There are many movies portraying professional photographers. The characters in the movies make their living taking pictures, and you would expect them to be skilled in the use of a camera. It would be nice if the actors appeared to be similarly adept; but that doesn’t often happen.
Here’s my analysis of a few films.
Blood Diamond. Jennifer Connelly has a nicely-worn M-series Leica with a moderate wide-angle lens for most of the show. She holds it with her fingertips. When she shoots through a chain-link fence, she lines up the rangefinder window with the opening in the links, leaving the lens pointed at the chain. It’s not her fault, but the foley folks’ problem that when she releases the shutter, it sounds like an SLR, not a RF camera. When the picture she “took” is flashed on the screen, it’s been made with a moderate telephoto. Late in the picture, she changes to a Nikon SLR with a longish zoom, which she holds more credibly, but she looks through the camera with both eyes open, not something you would do with a lens that long.
Ghandi. Candace Bergen starts out with a Graphic 4×5 press camera, and manages to pull the dark slide at appropriate moments. Later, she switches to a Rolleiflex, and sort of waves it around as she takes pictures.
The Bridges of Madison County. I cringed a bit when, in his first scene with a camera, Clint Eastwood fumbled around setting up his tripod, but that turned out to be an aberration. For the rest of the film, he handled the camera skillfully and convincingly. There’s a slightly confusing little detail: Eastwood’s character’s Nikon F has the add-on motor drive, but he always advances the film manually.
The Weight of Water. Catherine McCormack, playing a photojournalist, starts out holding her M-series Leica with her fingertips, but in a later scene manages to hang on a little tighter. She never quite figures out that you have to stop moving the camera when you depress the shutter. She does a bit better with a Nikon SLR. She handles a Hasselblad, but never takes a picture with it. Probably just as well.
Salvador. James Woods wields a Nikon F quite credibly. He does hold the camera still for a very short time at the instant of exposure, but he plays a pretty hyper guy, and maybe he’s a quick focuser and is using a fast shutter speed.
Deep End of the Ocean. Michelle Pfeiffer gets a solid B for her Nikon handling, and an A+ for rapid lens changing. When it comes to swapping lenses, she’s much faster than I’ll ever be, but then again I probably care more about not dinging the camera or the lens in the process. She hand-holds a Hasselblad really strangely, wrapping her right hand around the body with her index finger reaching down to depress the shutter release. That lets her focus with her left hand. We never get to see her take a picture this way. If we did, we’d see that her method requires her to juggle the camera, grabbing it with her left hand to free up her right to advance the film.
Delirious. Steve Buscemi playing a sleazy paparazzo, gets a C in camera handling. He holds his Nikon DSLR with his fingertips, focuses an AF lens the same way, and rests his long lens on the shoulder of an excited assistant to steady it. When the time comes to line up the money shot he is really slow; by the time he has things lined up, a real photographer would have filled the buffer and been on to the next subject.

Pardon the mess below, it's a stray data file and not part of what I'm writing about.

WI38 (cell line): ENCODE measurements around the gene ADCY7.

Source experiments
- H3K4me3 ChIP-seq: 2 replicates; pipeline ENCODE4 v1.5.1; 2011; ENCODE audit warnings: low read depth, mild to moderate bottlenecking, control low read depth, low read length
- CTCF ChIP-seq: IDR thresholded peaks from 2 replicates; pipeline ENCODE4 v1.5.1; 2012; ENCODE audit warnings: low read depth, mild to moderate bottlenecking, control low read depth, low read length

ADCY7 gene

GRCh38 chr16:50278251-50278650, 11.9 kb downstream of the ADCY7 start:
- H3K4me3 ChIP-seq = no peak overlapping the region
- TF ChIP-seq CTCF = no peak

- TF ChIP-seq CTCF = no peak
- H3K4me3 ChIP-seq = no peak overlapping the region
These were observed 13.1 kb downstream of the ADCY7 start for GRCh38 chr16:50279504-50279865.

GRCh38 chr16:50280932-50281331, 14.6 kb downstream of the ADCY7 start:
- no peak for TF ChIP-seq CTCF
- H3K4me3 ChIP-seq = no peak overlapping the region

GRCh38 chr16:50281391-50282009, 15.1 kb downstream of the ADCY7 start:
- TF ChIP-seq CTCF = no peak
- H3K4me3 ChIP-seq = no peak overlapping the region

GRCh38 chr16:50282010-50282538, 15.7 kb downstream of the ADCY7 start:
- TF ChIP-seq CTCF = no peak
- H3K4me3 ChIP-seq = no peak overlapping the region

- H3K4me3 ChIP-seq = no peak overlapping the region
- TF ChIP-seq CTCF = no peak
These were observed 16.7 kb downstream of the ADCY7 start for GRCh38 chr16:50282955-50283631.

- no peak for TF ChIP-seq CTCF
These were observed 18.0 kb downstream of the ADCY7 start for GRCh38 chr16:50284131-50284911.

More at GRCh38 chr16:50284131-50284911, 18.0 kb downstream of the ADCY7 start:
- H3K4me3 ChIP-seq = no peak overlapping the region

The Killing Fields. John Malkovich’s photojournalist has a weird thumb on the bottom focusing style. Every time we see him tripping the shutter he’s running, dodging, or tripping. There’s never an unforced shot, and most of the time he’s concentrating on staying alive, so we don’t get to see much photographic style.
High Society. Nothing in this movie is realistic, so the photographic portrayal is no surprise. Celeste Holm plays a magazine photographer who accompanies Frank Sinatra’s character on a story. She pulls out her Nikon S2, and does a fairly good job of holding it still when the shutter goes off (the foley effects are dead-on), However, she holds the camera symmetrically, with the index finger of both hands along the top of the body, rather than putting the palm of the left hand on the bottom of the camera, as you’d expect a real photographer to do, even if they were focusing with their right index finger, as you can on the S2. Holm holds her incident light meter in front of her with the dome pointing at her body, rather than at the light source. Later, after Grace Kelly has knocked her Nikon off a table and broken it, she produces a Rolleiflex TLR. She only takes one picture with it, a no-focus, barely-glancing-at-the-waist-level-finder exposure of a moving person indoors from three feet away. An impossible shot, even without considering the reversal of left and right that occurs in the finder.
The Caller. Elliot Gould plays a private eye who specializes in photographing his subjects in compromising positions. His camera is a Nikon D80, which is a surprise; maybe his clients don’t pay very well. The name and model number are blacked out on the neck strap — a nice touch. He uses the Nikon 80-400mm zoom, zoomed all the way out most of the time. Pretty tough to get much quality if you shoot that rig while walking, but he does. In one scene he quite properly braces the lens by putting his elbows on a table.
In all of these movies, the consistent winners are the props people. The cameras are mostly classics, period-correct, and appropriately well-used/beat-up.
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